The School Environment (Part II)


Continuing from our earlier post, we look at some of the other environmental factors that make schools and classrooms more appealing to students, influence pedagogy, and promote an enhanced learning setting. Apart from the natural factors, a few additional factors contribute to ameliorating the learning environment: flexibility, possession, connection, complexity, and colour.

Classroom flexibility

The classroom shape, area, storage spaces for bags and other equipment, wall area, as well as learning zones for young pupils, all can be customised according to the students’ needs. For instance, older students find larger, more square-shaped classrooms to be effective; however, younger students – particularly in primary school – require different learning areas to disassociate themselves from one activity and move onto another. Wall areas are an excellent way to foster creativity and self-confidence in pupil through displaying their work. Barren walls further can be optimised to display informative posters that bring colour and life to classrooms.


Personalised space is essential for creating both mental and physical comfort; the developing physiology and the students’ freedom of movement ought not to be restricted, these, in turn, become significant factors in shaping their identity, individuality, and sense of self-worth. McMillan (1997) disputes that intimate and customised areas facilitate enhanced information absorption, memorisation, and recollection, for when they feel tethered to the classroom, children develop a sense of responsibility towards their environment. Younger children, especially, begin to feel connected as though to their own bedrooms at home. Displays of pupils’ work – projects, posters, constructions, et cetera – encourage participation in learning, as do child-centric furniture and equipment.


Moving on to the areas outside the classroom, the pathways connecting various areas of a school – corridors, if you will – need to be free of clutter and simple to navigate. Circulation in corridors can be helped by the corridor width: too narrow and it hinders movement, too wide and space is wasted. Additionally, moving around the school, or orientation, is facilitated by large imagery, landmarks, and spaces filled with sunlight. A dark corridor does not help cultivate a mental connection with a school but one filled with both bright light and imagery avoids the institutional perception.


Returning to the classroom, visual complexity, in the form of diverse, interestingly bizarre, or uncharacteristic displays, stimulates the mind and arouses interest in other topics. Striking a right balance between little and too much complexity is essential as too much makes for distracting classrooms, while too barren a room is not mentally stimulating. For instance, having hanging lights, varying ceiling heights, and some displays is beneficial; covering the wall area entirely is chaotic and will have a negative impact on pupil attention spans.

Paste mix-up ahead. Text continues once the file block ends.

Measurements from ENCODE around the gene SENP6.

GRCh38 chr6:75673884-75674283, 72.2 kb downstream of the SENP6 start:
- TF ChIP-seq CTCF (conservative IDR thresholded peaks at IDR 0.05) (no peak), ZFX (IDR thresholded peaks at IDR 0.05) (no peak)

Colour undoubtedly enhances our quality of perception, but for children especially young, bright and vibrant colours are preferable to creating a positive environment. Colour effects emotion and mood, with some improving learning and working performance, others influencing behaviour and producing positive or negative perceptions regarding the space. Again, finding a balance is essential: brighter walls, with a mixture of white and pale yellow, often create the optimal learning environment that does not distract or seem imperious. Additionally, variations in furniture colour and window curtains or blinds that complement each other produce stimulating classrooms.

For creating an optimal school environment, teachers need to pay attention to all these factors, particularly with younger pupils that are most influenced by colour, visual complexity, and a sense of ownership. Developing such classrooms requires a good understanding of pedagogy and child psychology, two essential topics educators learn during their teacher training courses.


  • McMillan, D., 1997. Classroom Spaces & Learning Places: How to Arrange Your Room for Maximum Learning. Charthage, Illinois: Teaching & Learning Company, Lorenz Corporation.


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